As part of this unit you must submit written evidence of your research and the practical implications of your creation exercise and your performance adaptation
Maximum of 2400 words
Check out some of the examples below
The extract above also includes teacher corrections. This gives you an idea of the standard and detail required for this unit. This work was produced as a first draft in just term one from a year 12 student, whose main instrument is vocals, as well as guitar.
Exploring Music in Context
Section 1: Exploration of Diverse Music Material - page 2
Rhythm & Blues: ‘Twistin’ the Night Away’ Sam Cooke (0.00 – 1.05) - page 2
Techno: ’CHEETAH7b’ Aphex Twin (2.30 – 3.10) - page 3
Soca: ‘Doh Back Back’ Mighty Sparrow (0.00 – 1.13) - page 5
Section 2: Statement on Creation Exercise - page 6
Section 3: Statement on Performance Adaptation - page 9
Bibliography - page 10
Appendices - page 12
Section 1: Exploration of Diverse Music Material
Rhythm & Blues: ‘Twistin’ the Night Away’ Sam Cooke Track 1 – 0.00 – 0.40
‘Twistin’ the Night Away’ (see appendix, Track 1) is an example of classic rhythm and blues and can be used to highlight some of the style’s key features and show the links between R&B and its earlier influences/musical roots. Due to admiring this style I wanted to learn more about its stylistic origins.
Ripani (2006) defines rhythm and blues (R&B) as a style of popular music that originated during the 1940s in African American communities and is a fusion of European and African musical traditions. It was commonly known to combine elements of blues, jazz and gospel music to develop its sound, increasing in popularity and developing in style through immigration. As evidenced in some of Sam Cooke’s other songs like ‘A Change is Gonna Come’, classic R&B often used lyrics to speak out and express African American experiences, struggles and like most African American music of the time, became influential in bridging gaps between races during a period (1950s - 1960s) of segregation and strive for civil-rights, allowing all races to find common interests through the music they listened to. This gives R&B the purpose of being for political/socio cultural expression and for listening and performing for pleasure (its later primary purpose).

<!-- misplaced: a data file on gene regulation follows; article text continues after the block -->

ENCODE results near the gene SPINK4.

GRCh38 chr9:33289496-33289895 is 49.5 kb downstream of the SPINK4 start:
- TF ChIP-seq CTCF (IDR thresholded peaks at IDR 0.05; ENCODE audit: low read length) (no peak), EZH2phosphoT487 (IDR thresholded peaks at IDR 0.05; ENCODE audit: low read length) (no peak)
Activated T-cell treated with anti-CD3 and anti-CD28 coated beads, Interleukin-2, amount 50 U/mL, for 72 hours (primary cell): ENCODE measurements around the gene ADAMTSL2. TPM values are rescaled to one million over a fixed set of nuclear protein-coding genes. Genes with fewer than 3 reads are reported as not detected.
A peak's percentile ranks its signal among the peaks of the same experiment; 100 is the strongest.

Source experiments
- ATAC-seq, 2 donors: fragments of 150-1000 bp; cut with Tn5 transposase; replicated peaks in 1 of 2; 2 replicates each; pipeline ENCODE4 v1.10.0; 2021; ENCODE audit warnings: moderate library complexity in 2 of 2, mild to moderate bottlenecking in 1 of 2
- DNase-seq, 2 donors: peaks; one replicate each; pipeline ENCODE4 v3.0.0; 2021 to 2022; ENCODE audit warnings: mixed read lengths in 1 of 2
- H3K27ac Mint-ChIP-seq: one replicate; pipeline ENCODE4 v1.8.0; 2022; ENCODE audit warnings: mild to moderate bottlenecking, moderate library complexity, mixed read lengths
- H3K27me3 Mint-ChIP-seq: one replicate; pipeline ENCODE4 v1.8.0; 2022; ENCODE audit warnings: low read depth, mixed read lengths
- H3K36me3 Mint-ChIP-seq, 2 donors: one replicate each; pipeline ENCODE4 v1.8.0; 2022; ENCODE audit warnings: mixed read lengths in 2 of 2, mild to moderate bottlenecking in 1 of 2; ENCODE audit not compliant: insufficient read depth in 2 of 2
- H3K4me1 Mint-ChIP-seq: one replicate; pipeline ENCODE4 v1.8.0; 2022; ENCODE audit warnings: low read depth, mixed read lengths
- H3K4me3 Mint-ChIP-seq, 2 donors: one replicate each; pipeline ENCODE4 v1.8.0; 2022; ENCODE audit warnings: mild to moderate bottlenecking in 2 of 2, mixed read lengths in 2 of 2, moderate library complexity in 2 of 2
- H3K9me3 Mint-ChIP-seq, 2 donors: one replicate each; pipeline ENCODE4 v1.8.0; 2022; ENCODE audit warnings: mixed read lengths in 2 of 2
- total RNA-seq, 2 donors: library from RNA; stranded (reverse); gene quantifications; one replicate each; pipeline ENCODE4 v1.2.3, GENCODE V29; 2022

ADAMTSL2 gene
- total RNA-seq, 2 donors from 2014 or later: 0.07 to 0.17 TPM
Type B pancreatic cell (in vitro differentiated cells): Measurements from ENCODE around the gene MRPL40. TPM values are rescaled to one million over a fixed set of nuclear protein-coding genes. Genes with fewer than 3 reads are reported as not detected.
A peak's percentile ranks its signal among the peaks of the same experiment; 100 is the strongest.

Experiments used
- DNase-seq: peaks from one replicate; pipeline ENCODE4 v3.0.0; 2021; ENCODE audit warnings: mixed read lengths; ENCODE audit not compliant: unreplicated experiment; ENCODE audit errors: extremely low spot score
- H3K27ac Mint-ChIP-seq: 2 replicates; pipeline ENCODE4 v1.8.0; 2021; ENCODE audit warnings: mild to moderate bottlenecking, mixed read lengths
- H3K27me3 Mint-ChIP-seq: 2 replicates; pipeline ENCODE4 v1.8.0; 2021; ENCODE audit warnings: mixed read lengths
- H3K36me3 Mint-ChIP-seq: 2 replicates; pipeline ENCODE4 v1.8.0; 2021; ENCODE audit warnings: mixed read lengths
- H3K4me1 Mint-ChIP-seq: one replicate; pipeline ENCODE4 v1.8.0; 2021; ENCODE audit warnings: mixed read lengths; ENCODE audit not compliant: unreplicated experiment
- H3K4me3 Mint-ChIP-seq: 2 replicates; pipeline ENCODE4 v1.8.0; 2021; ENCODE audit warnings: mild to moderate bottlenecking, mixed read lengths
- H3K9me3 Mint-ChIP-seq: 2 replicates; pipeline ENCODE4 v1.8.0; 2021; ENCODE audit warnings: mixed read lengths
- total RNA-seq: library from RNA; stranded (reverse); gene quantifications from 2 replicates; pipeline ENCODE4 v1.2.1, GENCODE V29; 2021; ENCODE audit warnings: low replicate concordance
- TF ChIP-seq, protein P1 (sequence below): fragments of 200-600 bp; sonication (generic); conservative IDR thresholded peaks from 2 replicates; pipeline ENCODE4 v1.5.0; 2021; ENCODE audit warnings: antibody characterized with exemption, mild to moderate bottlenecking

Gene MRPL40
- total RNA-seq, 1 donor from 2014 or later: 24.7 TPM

The section “R & B (Rhythm and Blues)” found in the Encyclopedia of African American Music (2010) goes into depth of its stylistic development and describes R&B’s origins to be derived from jazz and blues of the 1930s which can be heard throughout ‘Twistin’ the Night Away’, through the drummer’s use of ‘swing’ on the ride cymbal and the walking bass line (first introduced at 0.07) which are key attributes to these two styles. This walking bass line (see below) also highlights R&B’s later influence on styles like Rock ‘n’ Roll.
Throughout the piece the drummer adds in pauses and fills - using rolls - to vary and develop the piece’s rhythm whilst stressing the back-beats of two and four on the snare. The encyclopedia also states that many of the style’s originators took inspiration from big band jazz and used this to adapt R&B while using fewer players. This is evidenced through Sam Cooke’s use of a small horn section.
Keeping true to the nature of classic R&B and its jazz roots, each musician plays with stylistic individuality whilst paying attention to what each other is playing and reacts to any changes in dynamics or mood accordingly. This is made most obvious once the pianist joins (0.06) and differs their articulation, using staccato and sustained chords, and expression instead of sticking to how the piece is written (see below).
(Notation of Piano Introduction)
The horn section works together to emphasise key vocal phrases in chorus sections whilst playing in harmony with each other, building the texture and harmonic quality of the piece (0.30-0.40). To develop the texture of the chorus specifically, claps are introduced at 0.31 which reinforce the back-beat snare hits and enhance the togetherness of the band itself.
Techno: ’CHEETAH7b’ Aphex Twin Track 1 – 0.43 – 1.25
Techno music is a genre of electronic dance music (EDM) and is an example of ‘Music technology in the electronic and digital age’ with the primary purpose to make people dance. To highlight its key features I will reference the track ‘CHEETAH7b’ (see appendix, Track 2). As EDM is a style I do not come into contact with often I used this exploration to learn more about techno.